"Its leaders are more relaxed with the EU, as opposed to NATO," she added.
Stefan Meister of the German Council on Foreign Relations (DGAP) who sees the Eastern Partnership as a regional grouping similar to the Mediterranean Union, thinks that Lavrov might have felt slighted by being left out of the new initiative.
"But he also understands that this can be a typical EU initiative with a lot of talk, but maybe not much happening," he said.
Extension of existing EU structure
The Eastern Partnership, which would be embedded in an existing structure called the European Neighbourhood Policy (ENP), emerged last year as the brainchild of Poland and Sweden.
ENP was created in 2004 when the EU expanded eastwards to include the former Soviet satellite states in the bloc, whose membership jumped from 15 to 25. Romania and Bulgaria later joined the EU in 2007.
Its initial objective was to minimize the impact of a new Iron Curtain between the enlarged EU and the neighboring post-Soviet states even further east, by offering a privileged partnership based on a commitment to democratic values and market principles.
The Eastern Partnership builds up a stronger regional dimension that goes further than the ENP, says Oksana Antonenko, a senior Russia analyst at the International Institute for Strategic Studies in London.
ENP offers bilateral relations with all countries that border the entire EU by land and sea, including the Mediterranean Union countries, whereas the EP is a multilateral agreement involving only six countries, she explained.
"The EP opens the door to potentially deeper multi-speed integration with the EU on matters such as visa-free travel or free trade," said Antonenko, who explained that member states could keep progressing to a higher level of cooperation with the EU "a la carte" on a specific issue.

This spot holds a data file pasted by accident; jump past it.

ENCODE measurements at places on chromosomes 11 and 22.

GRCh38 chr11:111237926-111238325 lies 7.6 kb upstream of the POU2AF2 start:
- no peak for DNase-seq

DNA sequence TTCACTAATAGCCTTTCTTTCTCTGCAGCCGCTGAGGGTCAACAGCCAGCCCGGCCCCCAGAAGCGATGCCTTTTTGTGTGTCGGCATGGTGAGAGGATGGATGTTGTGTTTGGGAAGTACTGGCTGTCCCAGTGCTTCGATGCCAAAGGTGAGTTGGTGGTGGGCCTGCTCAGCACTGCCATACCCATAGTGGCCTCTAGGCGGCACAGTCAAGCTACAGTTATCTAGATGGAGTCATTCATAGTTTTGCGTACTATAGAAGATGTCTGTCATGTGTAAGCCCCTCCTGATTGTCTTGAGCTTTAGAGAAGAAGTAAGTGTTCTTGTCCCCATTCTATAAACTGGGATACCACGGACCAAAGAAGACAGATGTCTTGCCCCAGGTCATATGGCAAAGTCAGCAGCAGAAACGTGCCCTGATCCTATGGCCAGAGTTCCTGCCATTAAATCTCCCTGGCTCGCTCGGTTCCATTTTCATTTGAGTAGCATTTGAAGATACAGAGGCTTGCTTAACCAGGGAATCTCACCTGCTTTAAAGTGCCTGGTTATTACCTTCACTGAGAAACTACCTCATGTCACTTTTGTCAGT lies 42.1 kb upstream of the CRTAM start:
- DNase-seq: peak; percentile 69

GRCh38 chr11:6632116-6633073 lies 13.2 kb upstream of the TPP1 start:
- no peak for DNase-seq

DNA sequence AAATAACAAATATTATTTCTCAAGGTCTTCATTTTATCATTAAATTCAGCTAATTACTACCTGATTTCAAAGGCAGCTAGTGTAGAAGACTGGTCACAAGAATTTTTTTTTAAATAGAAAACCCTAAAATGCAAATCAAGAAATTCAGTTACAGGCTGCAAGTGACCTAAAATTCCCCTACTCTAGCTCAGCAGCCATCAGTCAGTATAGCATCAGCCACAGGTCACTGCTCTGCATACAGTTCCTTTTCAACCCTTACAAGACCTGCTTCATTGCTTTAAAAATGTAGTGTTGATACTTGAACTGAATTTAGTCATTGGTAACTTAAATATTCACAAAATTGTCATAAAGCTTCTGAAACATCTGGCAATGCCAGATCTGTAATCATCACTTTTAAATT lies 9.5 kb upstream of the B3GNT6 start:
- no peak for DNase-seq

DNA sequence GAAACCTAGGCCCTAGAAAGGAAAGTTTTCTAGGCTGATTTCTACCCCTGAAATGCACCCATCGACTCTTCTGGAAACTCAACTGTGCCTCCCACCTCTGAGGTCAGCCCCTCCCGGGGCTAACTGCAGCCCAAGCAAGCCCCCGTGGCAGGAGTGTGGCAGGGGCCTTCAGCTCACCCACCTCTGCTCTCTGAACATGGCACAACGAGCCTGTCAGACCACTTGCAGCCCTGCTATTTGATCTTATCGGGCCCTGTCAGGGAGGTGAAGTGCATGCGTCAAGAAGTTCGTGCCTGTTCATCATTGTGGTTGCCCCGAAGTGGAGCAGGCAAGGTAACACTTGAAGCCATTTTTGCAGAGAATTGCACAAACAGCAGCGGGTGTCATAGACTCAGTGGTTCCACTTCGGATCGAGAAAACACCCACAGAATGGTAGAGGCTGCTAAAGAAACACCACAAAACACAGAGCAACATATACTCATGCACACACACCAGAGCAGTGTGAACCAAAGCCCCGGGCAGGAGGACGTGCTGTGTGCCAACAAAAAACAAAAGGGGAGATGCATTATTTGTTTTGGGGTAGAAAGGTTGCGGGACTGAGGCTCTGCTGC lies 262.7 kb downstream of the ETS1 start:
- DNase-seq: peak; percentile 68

Not a stepping stone to join the EU
The partnership offers carrots to encourage political and economic reforms, but it is not a stepping stone to eventual EU membership, says DGAP's Meister, who characterizes the EP as an alternative to joining the EU.
"It brings the six (CIS) states closer to the value system of the EU and offers them something like a customs union, but maybe not what they really want - the perspective of EU membership down the road," he said.
Ukraine is eager to join the EU club, but the bloc is suffering from enlargement fatigue and the Lisbon Treaty, that is supposed to streamline decision-making, still hangs in the balance.
One of the Lisbon Treaty's goals is to create a more permanent EU presidency filled by a high profile politician for a period of two-and-a-half years to replace the current six month rotating system.
When the Czech term ends at the end of June, the Swedes will take over, a stroke of luck for the Eastern Partnership, according to Fischer.
"The Swedes are going to put a strong emphasis on this (northeastern) region," she said. "After all, the EP was their initiative."
Author: Diana Fong
Editor: Susan Houlton